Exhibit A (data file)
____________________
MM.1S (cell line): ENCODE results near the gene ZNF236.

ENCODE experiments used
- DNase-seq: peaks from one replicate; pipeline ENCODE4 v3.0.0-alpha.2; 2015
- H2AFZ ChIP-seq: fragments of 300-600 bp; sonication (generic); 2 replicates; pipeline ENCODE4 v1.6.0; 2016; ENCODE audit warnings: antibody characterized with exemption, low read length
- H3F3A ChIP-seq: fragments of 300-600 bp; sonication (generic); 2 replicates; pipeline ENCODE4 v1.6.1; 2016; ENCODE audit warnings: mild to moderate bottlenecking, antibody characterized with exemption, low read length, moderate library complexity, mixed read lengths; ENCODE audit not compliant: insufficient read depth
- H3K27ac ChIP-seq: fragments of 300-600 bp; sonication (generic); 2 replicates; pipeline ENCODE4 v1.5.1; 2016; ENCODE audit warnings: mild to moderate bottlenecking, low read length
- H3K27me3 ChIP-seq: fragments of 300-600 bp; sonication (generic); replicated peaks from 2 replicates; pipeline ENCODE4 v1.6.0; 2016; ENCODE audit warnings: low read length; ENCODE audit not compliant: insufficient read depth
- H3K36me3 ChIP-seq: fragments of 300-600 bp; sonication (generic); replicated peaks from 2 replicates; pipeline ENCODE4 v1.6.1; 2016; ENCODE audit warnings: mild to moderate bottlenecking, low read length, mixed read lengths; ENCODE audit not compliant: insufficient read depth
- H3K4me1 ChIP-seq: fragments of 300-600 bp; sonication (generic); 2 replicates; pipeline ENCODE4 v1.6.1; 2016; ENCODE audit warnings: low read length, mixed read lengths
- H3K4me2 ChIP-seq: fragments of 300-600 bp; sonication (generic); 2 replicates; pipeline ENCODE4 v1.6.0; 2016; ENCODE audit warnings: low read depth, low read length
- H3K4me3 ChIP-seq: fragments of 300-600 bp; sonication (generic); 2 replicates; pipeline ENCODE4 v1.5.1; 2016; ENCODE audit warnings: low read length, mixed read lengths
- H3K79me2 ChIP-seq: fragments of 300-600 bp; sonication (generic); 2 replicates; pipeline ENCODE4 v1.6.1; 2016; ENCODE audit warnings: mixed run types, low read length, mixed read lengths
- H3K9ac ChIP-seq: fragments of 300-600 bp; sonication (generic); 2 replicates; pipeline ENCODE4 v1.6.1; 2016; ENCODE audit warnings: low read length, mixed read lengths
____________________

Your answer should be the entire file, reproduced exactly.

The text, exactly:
MM.1S (cell line): ENCODE results near the gene ZNF236.

ENCODE experiments used
- DNase-seq: peaks from one replicate; pipeline ENCODE4 v3.0.0-alpha.2; 2015
- H2AFZ ChIP-seq: fragments of 300-600 bp; sonication (generic); 2 replicates; pipeline ENCODE4 v1.6.0; 2016; ENCODE audit warnings: antibody characterized with exemption, low read length
- H3F3A ChIP-seq: fragments of 300-600 bp; sonication (generic); 2 replicates; pipeline ENCODE4 v1.6.1; 2016; ENCODE audit warnings: mild to moderate bottlenecking, antibody characterized with exemption, low read length, moderate library complexity, mixed read lengths; ENCODE audit not compliant: insufficient read depth
- H3K27ac ChIP-seq: fragments of 300-600 bp; sonication (generic); 2 replicates; pipeline ENCODE4 v1.5.1; 2016; ENCODE audit warnings: mild to moderate bottlenecking, low read length
- H3K27me3 ChIP-seq: fragments of 300-600 bp; sonication (generic); replicated peaks from 2 replicates; pipeline ENCODE4 v1.6.0; 2016; ENCODE audit warnings: low read length; ENCODE audit not compliant: insufficient read depth
- H3K36me3 ChIP-seq: fragments of 300-600 bp; sonication (generic); replicated peaks from 2 replicates; pipeline ENCODE4 v1.6.1; 2016; ENCODE audit warnings: mild to moderate bottlenecking, low read length, mixed read lengths; ENCODE audit not compliant: insufficient read depth
- H3K4me1 ChIP-seq: fragments of 300-600 bp; sonication (generic); 2 replicates; pipeline ENCODE4 v1.6.1; 2016; ENCODE audit warnings: low read length, mixed read lengths
- H3K4me2 ChIP-seq: fragments of 300-600 bp; sonication (generic); 2 replicates; pipeline ENCODE4 v1.6.0; 2016; ENCODE audit warnings: low read depth, low read length
- H3K4me3 ChIP-seq: fragments of 300-600 bp; sonication (generic); 2 replicates; pipeline ENCODE4 v1.5.1; 2016; ENCODE audit warnings: low read length, mixed read lengths
- H3K79me2 ChIP-seq: fragments of 300-600 bp; sonication (generic); 2 replicates; pipeline ENCODE4 v1.6.1; 2016; ENCODE audit warnings: mixed run types, low read length, mixed read lengths
- H3K9ac ChIP-seq: fragments of 300-600 bp; sonication (generic); 2 replicates; pipeline ENCODE4 v1.6.1; 2016; ENCODE audit warnings: low read length, mixed read lengths